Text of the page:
Lambeth Road) in Lambeth.
The Old Tom 1812 Cocktail
50ml Old Tom gin
20ml white (unaged) whiskey
20ml red vermouth
2 dashes orange bitters
Stir all ingredients together without ice
1812 predates the invention of the Coffey
Still and continuous distillation, which means
that the base spirit of any gin produced around
that time would have been less refined than
today—a characteristic that the inclusion of
white whiskey is intended to restore. The drink
is also made by stirring without ice, due to the
poor availability of it 200 years ago.
The flavour is complex, but rather wellintegrated. There is a nice combination of
sweet and dry notes, with herbal hints from the
vermouth and gin, and citrus from the bitters.
This cocktail is a good illustration of the fact
that a tasty cocktail doesn’t always need ice.
Thomas Chamberlain (1756–1816)
Birth and death records are available for
Thomas Chamberlain and his will states his
occupation as “Distiller, Millbank”.
Norris is the
greatest mystery
in the story,
largely because
of a couple
of errors by
Brewer’s. Firstly,
Norris ran a pub,
not a gin palace
(gin palaces did
not really appear
in London
until the late
1820s) and the
Many thanks to all those who helped with
my research, in particular Aaron Knoll and
genealogist Jean Carter.
For more cocktail recipes, reviews, group tests
and musings on booze, see the New Sheridan
Club’s fabled Institute for Alcoholic
Gordon’s made an
Old Tom, available
until the 1960s
Creeping the Boards
In which Mark Gidman drops titbits of tittle-tattle from his stellar
career in the movie business
War Horse, The Krays, Captain America, Great
Expectations, Kingsman and Mortdecai are just some
of the films that I have been lucky enough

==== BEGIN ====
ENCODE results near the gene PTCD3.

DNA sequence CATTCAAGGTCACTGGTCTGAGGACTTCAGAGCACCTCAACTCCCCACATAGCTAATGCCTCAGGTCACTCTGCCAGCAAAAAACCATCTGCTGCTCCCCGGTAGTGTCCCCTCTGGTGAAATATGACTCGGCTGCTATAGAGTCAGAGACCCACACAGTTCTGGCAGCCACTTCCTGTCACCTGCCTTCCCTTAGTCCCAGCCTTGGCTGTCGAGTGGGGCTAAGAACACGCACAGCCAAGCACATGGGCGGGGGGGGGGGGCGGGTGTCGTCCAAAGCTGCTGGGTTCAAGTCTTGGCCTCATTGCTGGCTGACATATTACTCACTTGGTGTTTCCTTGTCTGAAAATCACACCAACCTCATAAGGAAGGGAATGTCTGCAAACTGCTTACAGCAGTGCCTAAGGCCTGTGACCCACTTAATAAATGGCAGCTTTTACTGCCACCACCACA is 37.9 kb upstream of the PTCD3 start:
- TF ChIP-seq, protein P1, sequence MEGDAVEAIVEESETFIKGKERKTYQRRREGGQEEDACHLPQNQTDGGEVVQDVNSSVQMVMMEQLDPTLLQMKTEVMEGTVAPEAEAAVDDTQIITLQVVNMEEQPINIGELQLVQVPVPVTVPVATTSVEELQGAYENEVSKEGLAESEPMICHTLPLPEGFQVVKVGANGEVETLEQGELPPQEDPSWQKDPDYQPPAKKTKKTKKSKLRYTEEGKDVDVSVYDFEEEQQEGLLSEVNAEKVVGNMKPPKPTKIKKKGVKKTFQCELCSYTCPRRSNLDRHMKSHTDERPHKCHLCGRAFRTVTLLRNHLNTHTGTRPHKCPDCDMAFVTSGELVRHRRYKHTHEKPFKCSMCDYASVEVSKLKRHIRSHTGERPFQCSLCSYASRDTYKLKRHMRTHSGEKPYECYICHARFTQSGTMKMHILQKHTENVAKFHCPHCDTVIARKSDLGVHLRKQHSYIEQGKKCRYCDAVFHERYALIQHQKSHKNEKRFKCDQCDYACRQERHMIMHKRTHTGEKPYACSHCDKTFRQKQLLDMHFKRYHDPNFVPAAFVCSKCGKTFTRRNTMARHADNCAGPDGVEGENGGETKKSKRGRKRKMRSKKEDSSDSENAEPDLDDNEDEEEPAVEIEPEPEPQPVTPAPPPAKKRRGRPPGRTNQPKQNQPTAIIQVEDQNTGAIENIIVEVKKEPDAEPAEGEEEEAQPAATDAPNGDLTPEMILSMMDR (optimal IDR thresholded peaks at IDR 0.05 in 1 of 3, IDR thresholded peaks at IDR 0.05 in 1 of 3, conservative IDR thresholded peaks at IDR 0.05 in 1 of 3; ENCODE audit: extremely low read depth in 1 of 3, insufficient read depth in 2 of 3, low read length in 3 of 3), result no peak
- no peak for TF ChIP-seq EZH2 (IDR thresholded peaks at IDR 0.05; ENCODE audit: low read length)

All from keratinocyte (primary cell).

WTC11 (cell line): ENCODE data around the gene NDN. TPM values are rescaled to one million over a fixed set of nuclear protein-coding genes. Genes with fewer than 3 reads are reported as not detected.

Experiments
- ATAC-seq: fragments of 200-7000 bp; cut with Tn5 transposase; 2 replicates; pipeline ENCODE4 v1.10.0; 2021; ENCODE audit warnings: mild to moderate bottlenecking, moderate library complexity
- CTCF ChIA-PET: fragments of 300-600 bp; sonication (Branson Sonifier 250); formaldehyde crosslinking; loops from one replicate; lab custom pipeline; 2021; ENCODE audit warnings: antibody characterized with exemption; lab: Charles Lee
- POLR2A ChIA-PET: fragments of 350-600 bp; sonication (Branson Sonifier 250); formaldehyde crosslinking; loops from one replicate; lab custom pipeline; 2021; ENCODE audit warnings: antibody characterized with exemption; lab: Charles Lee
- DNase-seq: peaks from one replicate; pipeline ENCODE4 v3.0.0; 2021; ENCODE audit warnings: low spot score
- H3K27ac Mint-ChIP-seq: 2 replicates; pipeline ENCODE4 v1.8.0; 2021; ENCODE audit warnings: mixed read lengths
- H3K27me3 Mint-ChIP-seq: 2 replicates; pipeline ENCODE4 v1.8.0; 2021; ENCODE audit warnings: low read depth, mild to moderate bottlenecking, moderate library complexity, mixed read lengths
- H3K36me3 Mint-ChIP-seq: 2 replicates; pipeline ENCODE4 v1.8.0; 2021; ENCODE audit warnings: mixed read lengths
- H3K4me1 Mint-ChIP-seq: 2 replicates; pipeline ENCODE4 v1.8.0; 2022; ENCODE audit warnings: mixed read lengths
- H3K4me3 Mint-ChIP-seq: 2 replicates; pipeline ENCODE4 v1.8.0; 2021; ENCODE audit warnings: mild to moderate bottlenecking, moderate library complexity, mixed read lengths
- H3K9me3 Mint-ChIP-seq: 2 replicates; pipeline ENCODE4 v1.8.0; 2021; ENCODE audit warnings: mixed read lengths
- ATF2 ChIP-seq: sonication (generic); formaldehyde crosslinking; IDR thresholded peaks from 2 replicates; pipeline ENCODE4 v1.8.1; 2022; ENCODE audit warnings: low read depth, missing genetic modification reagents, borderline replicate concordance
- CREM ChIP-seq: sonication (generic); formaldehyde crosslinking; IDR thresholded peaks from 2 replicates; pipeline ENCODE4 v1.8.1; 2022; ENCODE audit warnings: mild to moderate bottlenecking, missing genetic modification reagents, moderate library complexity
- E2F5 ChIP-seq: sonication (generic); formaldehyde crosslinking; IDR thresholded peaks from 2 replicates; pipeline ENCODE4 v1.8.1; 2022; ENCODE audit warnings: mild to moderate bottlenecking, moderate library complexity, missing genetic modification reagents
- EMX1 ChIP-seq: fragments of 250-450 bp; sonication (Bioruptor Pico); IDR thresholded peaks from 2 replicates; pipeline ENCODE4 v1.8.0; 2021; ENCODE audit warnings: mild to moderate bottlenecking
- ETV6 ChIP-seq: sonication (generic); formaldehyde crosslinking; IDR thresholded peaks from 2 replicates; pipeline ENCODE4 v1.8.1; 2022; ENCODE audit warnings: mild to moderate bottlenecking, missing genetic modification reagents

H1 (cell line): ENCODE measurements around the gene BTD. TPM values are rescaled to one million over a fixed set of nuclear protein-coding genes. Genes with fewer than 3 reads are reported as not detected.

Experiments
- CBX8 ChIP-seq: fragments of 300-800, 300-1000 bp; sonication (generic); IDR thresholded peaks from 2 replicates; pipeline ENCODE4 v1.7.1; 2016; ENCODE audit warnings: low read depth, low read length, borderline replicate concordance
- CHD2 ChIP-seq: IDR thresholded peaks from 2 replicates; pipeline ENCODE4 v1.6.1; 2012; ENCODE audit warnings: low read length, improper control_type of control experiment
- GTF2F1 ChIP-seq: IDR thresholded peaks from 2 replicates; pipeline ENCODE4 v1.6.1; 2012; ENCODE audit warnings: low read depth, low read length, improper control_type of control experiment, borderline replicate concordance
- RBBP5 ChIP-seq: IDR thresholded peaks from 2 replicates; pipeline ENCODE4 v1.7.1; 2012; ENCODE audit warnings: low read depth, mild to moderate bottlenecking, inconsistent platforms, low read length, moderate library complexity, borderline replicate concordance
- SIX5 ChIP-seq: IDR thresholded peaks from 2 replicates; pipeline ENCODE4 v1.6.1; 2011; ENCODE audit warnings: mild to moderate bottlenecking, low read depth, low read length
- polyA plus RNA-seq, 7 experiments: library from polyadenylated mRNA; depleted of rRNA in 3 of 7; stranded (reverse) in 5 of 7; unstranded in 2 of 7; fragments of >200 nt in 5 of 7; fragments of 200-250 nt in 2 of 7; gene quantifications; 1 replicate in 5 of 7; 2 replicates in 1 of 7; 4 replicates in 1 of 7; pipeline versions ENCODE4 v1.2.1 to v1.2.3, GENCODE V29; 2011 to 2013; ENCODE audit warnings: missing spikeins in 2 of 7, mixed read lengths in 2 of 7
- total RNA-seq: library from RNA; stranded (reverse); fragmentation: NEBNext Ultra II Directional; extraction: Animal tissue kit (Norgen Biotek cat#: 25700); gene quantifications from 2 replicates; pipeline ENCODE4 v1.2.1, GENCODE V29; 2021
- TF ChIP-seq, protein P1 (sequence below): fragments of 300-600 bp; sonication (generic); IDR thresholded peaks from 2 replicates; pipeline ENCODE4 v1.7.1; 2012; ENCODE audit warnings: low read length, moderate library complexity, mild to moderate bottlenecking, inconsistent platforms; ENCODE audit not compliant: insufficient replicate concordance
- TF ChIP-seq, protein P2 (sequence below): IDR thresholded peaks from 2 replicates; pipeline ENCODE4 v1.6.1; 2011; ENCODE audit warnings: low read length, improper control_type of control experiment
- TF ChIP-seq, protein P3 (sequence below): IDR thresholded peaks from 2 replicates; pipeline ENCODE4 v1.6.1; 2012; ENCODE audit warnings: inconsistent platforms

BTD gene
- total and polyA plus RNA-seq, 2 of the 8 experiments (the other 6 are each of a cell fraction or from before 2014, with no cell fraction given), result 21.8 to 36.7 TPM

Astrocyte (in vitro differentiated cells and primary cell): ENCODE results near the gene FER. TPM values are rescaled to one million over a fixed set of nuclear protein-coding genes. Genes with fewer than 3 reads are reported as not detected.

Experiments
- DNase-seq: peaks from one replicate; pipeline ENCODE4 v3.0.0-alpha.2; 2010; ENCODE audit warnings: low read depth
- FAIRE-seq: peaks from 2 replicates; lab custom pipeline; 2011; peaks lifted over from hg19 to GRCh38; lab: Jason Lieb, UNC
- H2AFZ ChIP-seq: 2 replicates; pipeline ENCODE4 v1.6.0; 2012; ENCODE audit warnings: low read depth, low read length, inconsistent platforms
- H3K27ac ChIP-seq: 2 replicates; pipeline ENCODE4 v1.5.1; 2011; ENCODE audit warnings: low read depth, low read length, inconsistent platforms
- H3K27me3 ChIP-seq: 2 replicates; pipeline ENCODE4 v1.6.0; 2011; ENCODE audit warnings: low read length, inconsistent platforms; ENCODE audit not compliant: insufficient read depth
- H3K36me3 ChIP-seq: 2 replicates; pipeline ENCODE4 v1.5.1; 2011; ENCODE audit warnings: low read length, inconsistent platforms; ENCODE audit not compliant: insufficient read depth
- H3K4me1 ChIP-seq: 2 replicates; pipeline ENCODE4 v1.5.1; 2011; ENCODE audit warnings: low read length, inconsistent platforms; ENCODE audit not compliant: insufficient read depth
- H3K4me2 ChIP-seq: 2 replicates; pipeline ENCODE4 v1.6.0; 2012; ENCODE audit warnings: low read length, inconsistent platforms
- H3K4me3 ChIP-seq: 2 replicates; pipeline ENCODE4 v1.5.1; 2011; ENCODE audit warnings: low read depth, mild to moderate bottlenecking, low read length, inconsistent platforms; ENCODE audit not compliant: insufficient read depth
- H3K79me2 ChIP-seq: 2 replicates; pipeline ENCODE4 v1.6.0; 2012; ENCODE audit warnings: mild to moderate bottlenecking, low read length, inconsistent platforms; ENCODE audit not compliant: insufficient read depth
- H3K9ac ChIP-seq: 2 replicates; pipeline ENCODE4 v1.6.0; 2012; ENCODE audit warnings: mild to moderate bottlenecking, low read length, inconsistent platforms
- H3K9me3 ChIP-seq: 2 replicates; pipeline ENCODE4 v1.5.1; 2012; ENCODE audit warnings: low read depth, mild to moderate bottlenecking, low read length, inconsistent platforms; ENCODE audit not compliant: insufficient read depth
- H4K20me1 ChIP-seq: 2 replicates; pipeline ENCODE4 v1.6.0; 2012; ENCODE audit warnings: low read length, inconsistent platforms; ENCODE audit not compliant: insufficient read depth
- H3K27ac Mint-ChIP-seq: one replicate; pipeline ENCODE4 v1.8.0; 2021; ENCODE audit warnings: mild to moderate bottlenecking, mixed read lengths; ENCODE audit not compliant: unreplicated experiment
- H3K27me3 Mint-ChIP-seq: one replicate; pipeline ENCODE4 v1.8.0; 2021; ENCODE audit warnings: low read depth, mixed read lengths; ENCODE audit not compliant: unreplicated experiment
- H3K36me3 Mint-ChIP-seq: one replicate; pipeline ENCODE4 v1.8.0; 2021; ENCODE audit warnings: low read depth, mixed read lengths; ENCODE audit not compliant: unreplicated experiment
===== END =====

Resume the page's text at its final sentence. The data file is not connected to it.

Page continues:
to “star” in. This is in addition to some TV
programmes including Air Aces—in which I
had a “featured” role (that is when you get
some dialogue or prominent “face time” to the
camera)—a period drama about Second World
War pilots filmed at RAF Mildenhall where,
ironically, my grandfather was stationed during
the war in Bomber Command.
As Kingsman: The Secret Service is currently
showing at your local “Lumiere” I will recall my
few days of filming at the old RAF Leavesden
airbase, which has been converted for use by
Warner Brothers. The atmosphere was buzzing;
as well as the runners, assistant directors, and
lighting and sound technicians, there are hair
and makeup stylists who dart around you
preparing to “set up the shot” and ensure you
are looking pristine in front of the camera,
with plenty of makeup to take the shine off
your face. In this case we were filming a scene
in an underground cave and the set designers
had perfectly imitated the look of volcanic
stone—with a contemporary bar in the centre
(alas we were all served mocktails and not of the
quality one would expect from this magazine’s
The Cocktail Cabinet). I was playing a diplomat
mingling with dignitaries and world leaders
who had taken refuge down there. The lead
character in the scene was played by Samuel L.
Jackson, who really has a strong presence on set.
I noted the intent way he was listening to the
director, always offering additional ideas or a
new way of conveying his lines—a focused man